US Open final - Carlos Alcaraz v Casper Ruud

US Open: Carlos Alcaraz v Casper Ruud final ‘best thing to happen in tennis,’ says top analyst

Alex Corretja believes Casper Ruud and Carlos Alcaraz battling it out for the US Open title and world number one is ‘the best thing that can happen to tennis.’

Men’s tennis has long been dominated by Roger Federer, Rafael Nadal and Novak Djokovic, and debate has raged about how the sport will cope when they are gone.

That time is growing ever nearer, though, and Ruud and Alcaraz are among a plethora of incredibly talented youngsters coming through to the very top now.

The ATP are guaranteed a new major winner and a new world number one this week, and former world number two says it really could be a ‘special’ time in tennis.

“For the tennis world, it’s massive that they will play in the finals at the US Open and fight to be the number one,” Corretja told Eurosport. “It is huge news, competing at the Grand Slam final for the first time against each other, and fighting for the number one at the US Open – that will be unbelievable.

“That will be probably the best thing that can happen to our sport, it is unbelievable they play against each other. That’s not me saying Tiafoe versus Khachanov wouldn’t have been a good final, but definitely fighting for the number one will be something very special.”

Alex Corretja on Carlos Alcaraz

Carlos Alcaraz ready to chase dream at US Open

Carlos Alcaraz will go into the US Open final as favourite given he has won both matches against Casper Ruud so far.

He has played three five-set thrillers in a row and is capturing the imagination of the tennis public in a way not seen since the Big Three came through.

“Well, he’s an overall player, he can play no matter who you are or where you are,” Corretja said. “He has the desire to be the best.

“He’s moving extremely well and it’s very important to do that on this surface and against players who hit the ball so hard. His game is very explosive, it’s very difficult to find spots to win a point against him because he usually dictates a lot.

“ It depends a lot on him, and no matter who he plays, it seems like he’s always going to have the chance to go for the winners.

“For me, the exhibition he played the other night against Sinner was unbelievable because they brought tennis to different levels. They were hitting the ball so hard, with few mistakes, very precise and maybe Sinner had a better serve which helped him so much to stay in the match.

“But for Alcaraz to beat Sinner the way the Italian played was a great effort because Jannik as hitting the ball huge from both sides – forehand, backhand, serve.”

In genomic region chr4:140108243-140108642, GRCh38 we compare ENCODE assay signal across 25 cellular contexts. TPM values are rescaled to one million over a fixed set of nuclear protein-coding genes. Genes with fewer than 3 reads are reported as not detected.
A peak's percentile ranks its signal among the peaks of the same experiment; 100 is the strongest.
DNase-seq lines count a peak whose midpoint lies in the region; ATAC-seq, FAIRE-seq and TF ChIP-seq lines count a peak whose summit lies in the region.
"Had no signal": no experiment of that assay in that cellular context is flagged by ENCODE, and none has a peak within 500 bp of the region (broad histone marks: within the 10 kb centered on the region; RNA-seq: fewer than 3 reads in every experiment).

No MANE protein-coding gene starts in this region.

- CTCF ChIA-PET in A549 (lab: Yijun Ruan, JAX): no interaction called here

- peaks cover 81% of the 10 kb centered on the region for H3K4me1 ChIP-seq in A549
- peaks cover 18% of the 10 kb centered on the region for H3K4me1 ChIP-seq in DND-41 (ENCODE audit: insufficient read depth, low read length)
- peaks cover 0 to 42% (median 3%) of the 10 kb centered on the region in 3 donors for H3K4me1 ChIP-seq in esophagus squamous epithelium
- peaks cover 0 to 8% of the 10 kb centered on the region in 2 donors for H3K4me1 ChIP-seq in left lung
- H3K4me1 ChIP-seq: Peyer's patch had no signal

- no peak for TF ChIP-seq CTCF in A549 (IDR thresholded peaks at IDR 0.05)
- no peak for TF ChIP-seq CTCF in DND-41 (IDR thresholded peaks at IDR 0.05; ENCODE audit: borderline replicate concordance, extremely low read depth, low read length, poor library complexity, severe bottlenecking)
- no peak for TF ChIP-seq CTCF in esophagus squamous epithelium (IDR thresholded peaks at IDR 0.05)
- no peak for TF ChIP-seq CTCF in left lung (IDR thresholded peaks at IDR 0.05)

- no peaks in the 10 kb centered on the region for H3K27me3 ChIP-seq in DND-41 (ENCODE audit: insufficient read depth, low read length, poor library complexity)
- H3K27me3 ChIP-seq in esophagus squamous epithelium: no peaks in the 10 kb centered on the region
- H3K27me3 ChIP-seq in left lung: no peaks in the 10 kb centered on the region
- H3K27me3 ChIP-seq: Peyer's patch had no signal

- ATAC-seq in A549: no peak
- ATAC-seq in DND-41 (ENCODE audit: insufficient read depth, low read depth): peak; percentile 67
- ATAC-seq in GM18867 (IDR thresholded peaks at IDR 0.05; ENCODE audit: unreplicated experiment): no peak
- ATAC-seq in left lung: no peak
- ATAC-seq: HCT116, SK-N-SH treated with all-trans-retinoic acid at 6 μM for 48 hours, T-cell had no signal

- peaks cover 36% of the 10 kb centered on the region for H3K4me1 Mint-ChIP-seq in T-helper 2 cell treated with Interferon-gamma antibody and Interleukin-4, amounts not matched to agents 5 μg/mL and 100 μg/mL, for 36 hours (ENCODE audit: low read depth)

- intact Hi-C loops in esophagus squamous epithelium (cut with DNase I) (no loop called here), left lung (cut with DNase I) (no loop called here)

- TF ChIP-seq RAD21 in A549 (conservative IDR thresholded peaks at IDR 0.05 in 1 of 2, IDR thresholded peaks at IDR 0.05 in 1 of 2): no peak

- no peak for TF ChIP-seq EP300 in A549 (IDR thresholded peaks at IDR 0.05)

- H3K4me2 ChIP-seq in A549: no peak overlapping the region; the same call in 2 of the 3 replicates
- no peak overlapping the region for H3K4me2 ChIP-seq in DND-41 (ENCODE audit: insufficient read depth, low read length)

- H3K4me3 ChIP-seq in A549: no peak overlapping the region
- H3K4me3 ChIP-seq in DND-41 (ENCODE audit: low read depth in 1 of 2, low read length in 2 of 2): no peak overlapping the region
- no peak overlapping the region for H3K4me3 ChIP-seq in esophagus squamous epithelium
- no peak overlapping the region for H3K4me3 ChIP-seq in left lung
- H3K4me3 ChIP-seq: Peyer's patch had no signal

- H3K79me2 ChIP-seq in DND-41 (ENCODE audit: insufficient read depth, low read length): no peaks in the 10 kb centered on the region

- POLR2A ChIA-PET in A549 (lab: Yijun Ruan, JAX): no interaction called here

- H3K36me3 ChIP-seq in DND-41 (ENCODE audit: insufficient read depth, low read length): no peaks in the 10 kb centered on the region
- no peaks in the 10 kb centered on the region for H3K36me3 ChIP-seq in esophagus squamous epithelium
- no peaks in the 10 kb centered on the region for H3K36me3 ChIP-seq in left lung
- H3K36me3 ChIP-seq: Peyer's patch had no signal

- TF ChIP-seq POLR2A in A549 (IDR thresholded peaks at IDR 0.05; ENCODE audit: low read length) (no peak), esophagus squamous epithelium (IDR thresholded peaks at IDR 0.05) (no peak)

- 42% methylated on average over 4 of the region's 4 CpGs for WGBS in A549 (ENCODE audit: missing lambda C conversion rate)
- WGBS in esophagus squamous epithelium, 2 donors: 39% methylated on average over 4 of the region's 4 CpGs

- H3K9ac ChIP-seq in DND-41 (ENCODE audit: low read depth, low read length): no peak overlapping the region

Alex Corretja on Casper Ruud

Casper Ruud forehand US Open

Casper Ruud has change opinions of him this season, with many around the sport previously pigeonholing him as a clay specialise.

Corretja, though, says that has always been a misunderstood label.

“Well this is always a debate that I have had with many journalists,” he said. “There is confusion about this word “specialist”.

“It is clear that Casper Ruud is a clay court specialist but that doesn’t mean that he’s a clay court player. Being a clay court specialist is okay, Rafa Nadal is a clay court specialist because he knows how to play on it better than anyone else. But that doesn’t mean he’s a clay court player.

“What I feel is Casper shouldn’t be called a clay court player. Casper is an overall player but he has developed his game probably a little bit better on clay because the way he plays adjusts better to that surface.

“But, of course, he proved that on hard courts that he is going to be so tough to beat because when you are a good clay court player then you adjust to hard courts much easier. You know how to develop the game better because you understand the game better.

“If the hard courts helps you to win some more service points and to hit some winners, it’s easier than to play on clay. But if you suffer every point on clay that gives you the chance to then be extra good or hard courts – you will move well, and it’s going to be difficult to beat you.

“Of course, he’s not a clay court player. He’s an extremely good player, but he’s a clay court specialist – this is the only confusion that people don’t understand. that this is the how do you call like when it’s like.”

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Michael Graham, Editor, has been a professional sports journalist for his whole career and is especially passionate about tennis. He's been the Editor of for over 5 years and loves watching live tennis by visiting as many tournaments as possible. Michael specialises in writing in-depth features about the ATP & WTA tours.